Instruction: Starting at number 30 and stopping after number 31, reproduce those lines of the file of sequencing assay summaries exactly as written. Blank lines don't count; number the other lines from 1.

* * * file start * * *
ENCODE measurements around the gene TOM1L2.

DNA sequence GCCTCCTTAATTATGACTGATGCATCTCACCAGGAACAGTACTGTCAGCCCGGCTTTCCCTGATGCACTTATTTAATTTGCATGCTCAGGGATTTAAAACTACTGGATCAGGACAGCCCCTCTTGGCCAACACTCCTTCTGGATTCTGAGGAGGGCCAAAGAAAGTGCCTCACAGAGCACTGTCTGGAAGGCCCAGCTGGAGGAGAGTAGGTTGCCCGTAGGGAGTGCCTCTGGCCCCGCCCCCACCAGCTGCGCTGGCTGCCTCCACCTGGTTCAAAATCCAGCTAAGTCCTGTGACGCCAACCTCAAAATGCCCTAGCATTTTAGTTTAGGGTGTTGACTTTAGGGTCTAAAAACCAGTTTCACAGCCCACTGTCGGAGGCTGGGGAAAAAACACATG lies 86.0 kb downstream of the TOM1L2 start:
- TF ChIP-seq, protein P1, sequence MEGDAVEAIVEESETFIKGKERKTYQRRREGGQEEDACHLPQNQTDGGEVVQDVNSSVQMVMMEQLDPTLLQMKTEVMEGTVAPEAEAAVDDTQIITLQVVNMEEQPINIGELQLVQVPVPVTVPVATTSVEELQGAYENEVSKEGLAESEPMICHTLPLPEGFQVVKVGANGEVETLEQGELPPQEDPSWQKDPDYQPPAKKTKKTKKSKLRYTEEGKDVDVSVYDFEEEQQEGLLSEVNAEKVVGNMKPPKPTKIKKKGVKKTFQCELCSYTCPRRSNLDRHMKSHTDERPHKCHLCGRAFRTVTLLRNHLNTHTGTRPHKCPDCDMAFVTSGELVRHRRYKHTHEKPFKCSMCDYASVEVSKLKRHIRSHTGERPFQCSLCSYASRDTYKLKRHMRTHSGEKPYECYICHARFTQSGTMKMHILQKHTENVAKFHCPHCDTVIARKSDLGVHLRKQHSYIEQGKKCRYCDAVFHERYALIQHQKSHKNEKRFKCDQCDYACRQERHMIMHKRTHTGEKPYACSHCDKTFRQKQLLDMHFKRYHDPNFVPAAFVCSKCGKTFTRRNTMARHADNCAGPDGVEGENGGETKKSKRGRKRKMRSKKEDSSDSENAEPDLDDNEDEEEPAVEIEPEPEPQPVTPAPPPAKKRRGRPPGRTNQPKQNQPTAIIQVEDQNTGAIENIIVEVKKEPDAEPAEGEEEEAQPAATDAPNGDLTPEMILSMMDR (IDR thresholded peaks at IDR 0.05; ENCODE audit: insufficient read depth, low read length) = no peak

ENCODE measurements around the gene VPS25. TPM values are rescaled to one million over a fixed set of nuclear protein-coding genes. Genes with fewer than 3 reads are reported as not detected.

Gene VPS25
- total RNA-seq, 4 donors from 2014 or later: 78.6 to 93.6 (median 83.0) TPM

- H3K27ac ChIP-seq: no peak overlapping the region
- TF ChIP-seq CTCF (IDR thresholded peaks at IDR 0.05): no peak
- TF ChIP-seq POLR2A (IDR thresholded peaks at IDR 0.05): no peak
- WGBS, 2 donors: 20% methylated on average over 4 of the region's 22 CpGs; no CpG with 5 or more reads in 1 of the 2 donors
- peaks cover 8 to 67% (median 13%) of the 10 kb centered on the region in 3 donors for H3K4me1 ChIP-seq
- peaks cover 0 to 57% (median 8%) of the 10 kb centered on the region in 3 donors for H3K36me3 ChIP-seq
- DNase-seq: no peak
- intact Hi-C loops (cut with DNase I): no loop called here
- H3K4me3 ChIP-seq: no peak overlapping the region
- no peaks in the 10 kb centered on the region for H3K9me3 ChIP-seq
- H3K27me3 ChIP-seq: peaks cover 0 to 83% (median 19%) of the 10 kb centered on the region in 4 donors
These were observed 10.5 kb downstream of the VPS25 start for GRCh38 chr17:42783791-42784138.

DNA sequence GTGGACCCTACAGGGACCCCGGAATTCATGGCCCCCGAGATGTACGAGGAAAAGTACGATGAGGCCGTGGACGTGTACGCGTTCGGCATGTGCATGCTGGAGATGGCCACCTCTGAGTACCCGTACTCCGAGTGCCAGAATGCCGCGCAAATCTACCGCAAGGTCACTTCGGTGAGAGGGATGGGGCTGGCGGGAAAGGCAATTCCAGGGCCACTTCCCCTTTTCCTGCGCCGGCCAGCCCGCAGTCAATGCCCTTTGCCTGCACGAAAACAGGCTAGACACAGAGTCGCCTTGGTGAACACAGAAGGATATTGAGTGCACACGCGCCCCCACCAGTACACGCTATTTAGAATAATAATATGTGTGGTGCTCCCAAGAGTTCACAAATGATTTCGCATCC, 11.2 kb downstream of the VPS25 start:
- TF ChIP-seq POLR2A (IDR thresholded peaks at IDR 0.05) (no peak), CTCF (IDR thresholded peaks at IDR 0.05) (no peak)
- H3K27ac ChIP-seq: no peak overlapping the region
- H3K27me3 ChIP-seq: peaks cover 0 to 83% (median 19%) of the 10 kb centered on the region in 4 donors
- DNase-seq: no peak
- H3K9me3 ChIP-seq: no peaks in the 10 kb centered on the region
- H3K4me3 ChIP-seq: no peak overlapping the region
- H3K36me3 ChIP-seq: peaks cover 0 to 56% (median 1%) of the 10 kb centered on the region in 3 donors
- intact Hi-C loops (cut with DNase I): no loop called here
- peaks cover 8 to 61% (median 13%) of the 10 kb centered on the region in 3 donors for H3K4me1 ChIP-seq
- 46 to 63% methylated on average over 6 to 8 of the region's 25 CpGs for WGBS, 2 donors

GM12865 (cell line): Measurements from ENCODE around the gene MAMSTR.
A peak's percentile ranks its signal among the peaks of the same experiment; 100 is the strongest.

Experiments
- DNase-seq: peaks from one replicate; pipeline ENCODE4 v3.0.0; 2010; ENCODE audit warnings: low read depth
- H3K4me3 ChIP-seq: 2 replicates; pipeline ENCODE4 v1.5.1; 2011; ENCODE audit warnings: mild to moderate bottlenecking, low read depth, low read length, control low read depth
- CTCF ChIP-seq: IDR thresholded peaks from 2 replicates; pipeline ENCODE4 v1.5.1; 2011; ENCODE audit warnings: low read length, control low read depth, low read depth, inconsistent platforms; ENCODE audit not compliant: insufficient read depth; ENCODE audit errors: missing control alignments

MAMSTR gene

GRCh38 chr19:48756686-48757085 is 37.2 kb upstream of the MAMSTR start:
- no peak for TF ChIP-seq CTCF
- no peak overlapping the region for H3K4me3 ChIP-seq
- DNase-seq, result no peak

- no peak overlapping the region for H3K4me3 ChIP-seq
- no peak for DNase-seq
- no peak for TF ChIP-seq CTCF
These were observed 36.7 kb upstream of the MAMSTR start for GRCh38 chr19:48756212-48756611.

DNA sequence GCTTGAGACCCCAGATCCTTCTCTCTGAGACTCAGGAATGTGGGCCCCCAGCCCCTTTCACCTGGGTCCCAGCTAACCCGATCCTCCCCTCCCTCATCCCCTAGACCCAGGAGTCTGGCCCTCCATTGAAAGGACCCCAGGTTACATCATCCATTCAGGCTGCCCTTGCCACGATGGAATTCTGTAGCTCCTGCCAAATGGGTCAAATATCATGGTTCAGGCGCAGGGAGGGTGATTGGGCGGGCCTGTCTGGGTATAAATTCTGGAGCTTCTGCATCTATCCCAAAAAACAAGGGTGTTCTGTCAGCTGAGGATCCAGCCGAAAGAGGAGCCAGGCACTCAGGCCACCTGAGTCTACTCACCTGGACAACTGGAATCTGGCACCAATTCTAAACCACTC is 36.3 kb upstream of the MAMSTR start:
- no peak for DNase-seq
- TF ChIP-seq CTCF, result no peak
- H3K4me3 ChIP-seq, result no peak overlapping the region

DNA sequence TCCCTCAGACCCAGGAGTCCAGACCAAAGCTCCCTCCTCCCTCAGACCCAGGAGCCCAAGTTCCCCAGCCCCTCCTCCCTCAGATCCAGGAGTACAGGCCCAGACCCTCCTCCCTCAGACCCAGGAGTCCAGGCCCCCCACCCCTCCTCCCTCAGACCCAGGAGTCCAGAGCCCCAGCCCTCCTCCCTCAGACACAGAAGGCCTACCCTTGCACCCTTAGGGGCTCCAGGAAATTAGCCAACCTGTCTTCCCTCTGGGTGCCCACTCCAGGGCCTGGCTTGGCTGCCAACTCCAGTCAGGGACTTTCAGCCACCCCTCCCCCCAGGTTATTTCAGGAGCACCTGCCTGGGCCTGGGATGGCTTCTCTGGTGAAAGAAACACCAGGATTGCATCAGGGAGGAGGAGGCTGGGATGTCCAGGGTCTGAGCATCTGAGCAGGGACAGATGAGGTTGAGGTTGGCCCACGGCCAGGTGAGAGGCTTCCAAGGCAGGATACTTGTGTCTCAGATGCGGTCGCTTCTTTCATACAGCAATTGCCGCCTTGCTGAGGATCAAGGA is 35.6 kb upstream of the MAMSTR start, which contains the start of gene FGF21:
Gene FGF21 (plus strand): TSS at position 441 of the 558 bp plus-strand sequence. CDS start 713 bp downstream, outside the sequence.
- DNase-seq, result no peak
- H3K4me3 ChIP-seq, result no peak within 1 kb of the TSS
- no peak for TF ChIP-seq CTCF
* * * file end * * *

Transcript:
GM12865 (cell line): Measurements from ENCODE around the gene MAMSTR.
A peak's percentile ranks its signal among the peaks of the same experiment; 100 is the strongest.